Your cat's eating grass, too? Here's why.

September 8, 2023 - 4 min read
This article is not intended to be a substitute for professional veterinary advice, diagnosis, or treatment. Always seek the advice of your veterinarian with any questions you may have regarding your pet’s care, treatment, or medical conditions.
Gray tabby cat eating, sniffing and munching fresh green grass and green oats with funny emotions. Cat grass, pet grass. Pet care, Natural food and vitamins for pets concept. Health of Pets

Lawns were made to be mowed, not meowed.

So why on earth is your cat nibbling on the green stuff outside your window—often just to throw it back up within a few minutes? Will it make them sick? And how do you make them stop?

Read on to learn why some cats like to feast on grass and what you need to do about it.

Why cats munch on grass

So why do cats like to gorge on greenery?

There are plenty of guesses floating around. A common one is that cats eat grass when they’re sick to help them throw up. But recent research finds that this may not be accurate. Instead, grass-eating felines may be reenacting the rituals of some distant ancestor.

After surveying 1,000 cat parents, researchers at UC Davis found no correlation between feline illness and eating grass. In fact, they found that only a quarter of grass-eating cats were observed to vomit afterward. (Granted, 25% is still a sizable percentage.) So what’s going on, exactly?

russian blue cat with eating blade of grass outdoors next to tree

According to the research, grass-eating may have helped some long-extinct feline forerunners expel intestinal parasites. Many other animals—chimps, for instance—aare known to engage in similar behavior for precisely this reason.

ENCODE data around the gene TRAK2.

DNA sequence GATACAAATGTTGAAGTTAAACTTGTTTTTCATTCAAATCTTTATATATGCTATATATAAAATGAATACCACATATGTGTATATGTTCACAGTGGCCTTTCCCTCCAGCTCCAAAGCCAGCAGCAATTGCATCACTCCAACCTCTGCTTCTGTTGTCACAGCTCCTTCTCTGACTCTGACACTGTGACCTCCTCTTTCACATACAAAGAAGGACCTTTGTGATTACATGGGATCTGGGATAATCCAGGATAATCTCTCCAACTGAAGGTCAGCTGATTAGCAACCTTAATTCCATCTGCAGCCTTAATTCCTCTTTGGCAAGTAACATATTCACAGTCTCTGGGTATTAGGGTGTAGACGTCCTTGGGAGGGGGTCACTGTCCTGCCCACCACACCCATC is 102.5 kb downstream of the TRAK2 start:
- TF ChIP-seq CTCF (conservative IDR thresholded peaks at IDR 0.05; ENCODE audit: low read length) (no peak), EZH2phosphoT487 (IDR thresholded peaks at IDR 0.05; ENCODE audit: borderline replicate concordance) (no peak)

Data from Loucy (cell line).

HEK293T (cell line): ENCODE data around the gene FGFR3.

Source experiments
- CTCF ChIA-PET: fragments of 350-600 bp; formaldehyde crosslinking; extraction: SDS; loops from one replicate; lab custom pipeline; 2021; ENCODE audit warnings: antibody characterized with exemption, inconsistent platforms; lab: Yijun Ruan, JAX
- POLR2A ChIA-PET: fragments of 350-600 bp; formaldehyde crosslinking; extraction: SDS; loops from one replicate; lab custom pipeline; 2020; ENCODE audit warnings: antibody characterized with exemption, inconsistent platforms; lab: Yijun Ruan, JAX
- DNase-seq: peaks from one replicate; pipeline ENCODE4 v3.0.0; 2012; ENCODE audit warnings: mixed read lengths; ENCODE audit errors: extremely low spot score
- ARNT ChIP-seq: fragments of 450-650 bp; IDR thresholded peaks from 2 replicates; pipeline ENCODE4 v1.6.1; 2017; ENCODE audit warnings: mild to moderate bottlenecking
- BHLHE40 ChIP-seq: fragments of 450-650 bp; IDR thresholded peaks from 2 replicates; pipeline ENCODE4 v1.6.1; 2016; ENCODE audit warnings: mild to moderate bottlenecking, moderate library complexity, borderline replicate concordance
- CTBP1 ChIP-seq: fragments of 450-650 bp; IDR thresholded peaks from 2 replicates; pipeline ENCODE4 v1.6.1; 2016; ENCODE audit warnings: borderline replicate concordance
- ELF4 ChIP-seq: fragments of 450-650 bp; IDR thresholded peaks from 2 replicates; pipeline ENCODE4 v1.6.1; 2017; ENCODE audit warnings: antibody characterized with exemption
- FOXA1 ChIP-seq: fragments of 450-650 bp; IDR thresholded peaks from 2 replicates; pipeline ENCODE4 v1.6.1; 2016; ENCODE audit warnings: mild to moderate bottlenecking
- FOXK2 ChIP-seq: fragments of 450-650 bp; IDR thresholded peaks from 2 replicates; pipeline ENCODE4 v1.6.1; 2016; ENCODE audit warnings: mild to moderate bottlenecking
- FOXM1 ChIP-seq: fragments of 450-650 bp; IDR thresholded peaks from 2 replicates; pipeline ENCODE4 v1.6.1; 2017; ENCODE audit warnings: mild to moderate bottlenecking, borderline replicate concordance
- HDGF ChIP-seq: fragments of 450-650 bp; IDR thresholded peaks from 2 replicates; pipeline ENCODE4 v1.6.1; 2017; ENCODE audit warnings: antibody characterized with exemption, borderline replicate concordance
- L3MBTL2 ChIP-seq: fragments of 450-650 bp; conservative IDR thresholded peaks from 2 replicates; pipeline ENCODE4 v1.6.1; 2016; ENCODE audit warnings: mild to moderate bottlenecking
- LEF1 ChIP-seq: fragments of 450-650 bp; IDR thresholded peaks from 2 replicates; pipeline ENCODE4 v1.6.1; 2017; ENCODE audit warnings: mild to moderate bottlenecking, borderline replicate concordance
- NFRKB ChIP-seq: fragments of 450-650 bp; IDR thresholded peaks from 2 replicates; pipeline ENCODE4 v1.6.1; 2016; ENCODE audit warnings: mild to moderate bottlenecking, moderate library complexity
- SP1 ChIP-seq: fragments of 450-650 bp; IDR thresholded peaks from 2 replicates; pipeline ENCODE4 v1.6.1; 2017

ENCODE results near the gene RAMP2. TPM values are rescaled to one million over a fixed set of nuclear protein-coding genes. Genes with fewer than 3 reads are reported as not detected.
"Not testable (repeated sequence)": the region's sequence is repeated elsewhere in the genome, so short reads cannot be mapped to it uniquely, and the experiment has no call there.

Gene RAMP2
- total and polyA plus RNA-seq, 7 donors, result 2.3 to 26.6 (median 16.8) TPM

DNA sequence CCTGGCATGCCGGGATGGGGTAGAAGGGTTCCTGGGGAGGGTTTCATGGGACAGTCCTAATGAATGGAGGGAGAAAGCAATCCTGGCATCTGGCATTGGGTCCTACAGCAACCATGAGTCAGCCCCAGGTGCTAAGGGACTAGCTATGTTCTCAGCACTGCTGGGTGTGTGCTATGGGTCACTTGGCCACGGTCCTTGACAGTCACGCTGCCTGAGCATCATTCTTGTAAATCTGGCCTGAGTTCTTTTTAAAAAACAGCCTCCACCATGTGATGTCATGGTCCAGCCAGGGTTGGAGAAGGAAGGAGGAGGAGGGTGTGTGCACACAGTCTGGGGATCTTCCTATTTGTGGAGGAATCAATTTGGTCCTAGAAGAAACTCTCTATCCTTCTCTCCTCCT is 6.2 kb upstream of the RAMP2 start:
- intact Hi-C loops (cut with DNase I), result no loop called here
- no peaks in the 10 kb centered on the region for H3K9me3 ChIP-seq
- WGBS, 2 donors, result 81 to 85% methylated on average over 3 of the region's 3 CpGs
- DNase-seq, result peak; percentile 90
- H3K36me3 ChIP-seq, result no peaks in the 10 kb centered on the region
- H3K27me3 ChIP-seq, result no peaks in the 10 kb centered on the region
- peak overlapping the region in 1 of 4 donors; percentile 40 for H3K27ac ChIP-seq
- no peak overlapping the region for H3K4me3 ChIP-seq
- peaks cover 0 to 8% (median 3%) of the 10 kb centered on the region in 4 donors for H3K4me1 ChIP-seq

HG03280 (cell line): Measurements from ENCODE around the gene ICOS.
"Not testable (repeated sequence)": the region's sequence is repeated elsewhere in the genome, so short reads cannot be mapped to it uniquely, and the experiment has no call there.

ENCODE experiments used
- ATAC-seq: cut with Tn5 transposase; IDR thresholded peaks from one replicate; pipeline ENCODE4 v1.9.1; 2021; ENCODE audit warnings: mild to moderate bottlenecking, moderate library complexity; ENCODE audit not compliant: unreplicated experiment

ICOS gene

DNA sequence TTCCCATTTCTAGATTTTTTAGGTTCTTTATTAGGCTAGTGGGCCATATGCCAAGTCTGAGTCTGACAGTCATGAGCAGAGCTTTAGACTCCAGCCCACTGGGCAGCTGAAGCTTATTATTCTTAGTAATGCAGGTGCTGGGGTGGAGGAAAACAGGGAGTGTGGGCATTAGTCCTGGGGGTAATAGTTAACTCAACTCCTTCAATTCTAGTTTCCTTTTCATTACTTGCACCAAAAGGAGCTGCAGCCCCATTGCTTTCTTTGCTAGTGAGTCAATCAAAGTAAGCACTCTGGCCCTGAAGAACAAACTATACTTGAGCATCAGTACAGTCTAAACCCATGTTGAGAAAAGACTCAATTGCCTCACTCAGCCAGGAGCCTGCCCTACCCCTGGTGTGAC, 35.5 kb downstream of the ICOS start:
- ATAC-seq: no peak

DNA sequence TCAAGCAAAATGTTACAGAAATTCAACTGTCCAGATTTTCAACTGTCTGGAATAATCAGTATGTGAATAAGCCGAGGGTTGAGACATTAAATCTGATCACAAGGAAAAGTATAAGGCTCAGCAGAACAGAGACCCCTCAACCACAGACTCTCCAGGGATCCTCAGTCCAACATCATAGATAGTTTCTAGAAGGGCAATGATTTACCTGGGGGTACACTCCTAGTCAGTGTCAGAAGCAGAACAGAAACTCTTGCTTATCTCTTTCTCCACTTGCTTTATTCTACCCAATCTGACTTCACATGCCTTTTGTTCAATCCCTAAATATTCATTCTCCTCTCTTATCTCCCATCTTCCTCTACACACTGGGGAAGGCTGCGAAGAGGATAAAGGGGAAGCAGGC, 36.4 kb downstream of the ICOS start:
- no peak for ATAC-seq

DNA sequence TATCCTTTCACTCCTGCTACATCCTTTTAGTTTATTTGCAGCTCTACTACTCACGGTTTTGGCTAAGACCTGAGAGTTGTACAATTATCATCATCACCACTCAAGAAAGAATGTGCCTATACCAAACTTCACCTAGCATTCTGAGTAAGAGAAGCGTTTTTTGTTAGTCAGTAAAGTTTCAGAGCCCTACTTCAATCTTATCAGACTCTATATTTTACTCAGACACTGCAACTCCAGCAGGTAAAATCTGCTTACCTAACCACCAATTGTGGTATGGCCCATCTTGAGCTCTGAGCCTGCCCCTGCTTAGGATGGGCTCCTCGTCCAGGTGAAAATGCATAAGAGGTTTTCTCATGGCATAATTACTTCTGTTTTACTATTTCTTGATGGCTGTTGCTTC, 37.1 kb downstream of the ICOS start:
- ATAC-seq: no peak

As it happens, today’s cats probably don’t suffer from the types of parasites that could be expunged by grass-eating, but they do it anyway.

Thanks, Darwin. 

Potential benefits of your cat eating grass

So are there any actual benefits? Possibly! Let’s run through some other common theories:

  • Nutrients: Grass actually contains a number of minerals, plus A, B, and C vitamins. For one thing, your kitty might be craving a snack with folic acid, a B vitamin that helps the blood carry oxygen.

  • Digestion: Grass may provide roughage and serve as a natural laxative, helping your cat pass difficult bits of food like hair, bones, or feathers.

  • Expelling the indigestible: One theory goes that if grass-eating doesn’t help your cat pass tough-to-digest food, it can help them vomit it up instead.

  • Chlorophyll Galore-aphyll: Grass contains chlorophyll, which may have helped them fight pain or infection in the days before anti-inflammatory drugs and antibiotics could do the job instead.

Or, who knows, maybe they just like it.

blue tabby maine coon cat with white paws eating blade of grass outdoors in the garden

Wait a minute... SHOULD my cat eat grass?

If your feline friend eats grass in small amounts, they’re unlikely to suffer any major health consequences. Many cats indulge in lawn luncheons without experiencing any adverse effects. It's true that some cats may vomit after eating grass, but as we’ve already explored, this may actually carry health benefits.

The bottom line: Common grass is generally safe for cats to eat in moderation and may actually be beneficial. There’s not always a need to limit their behavior.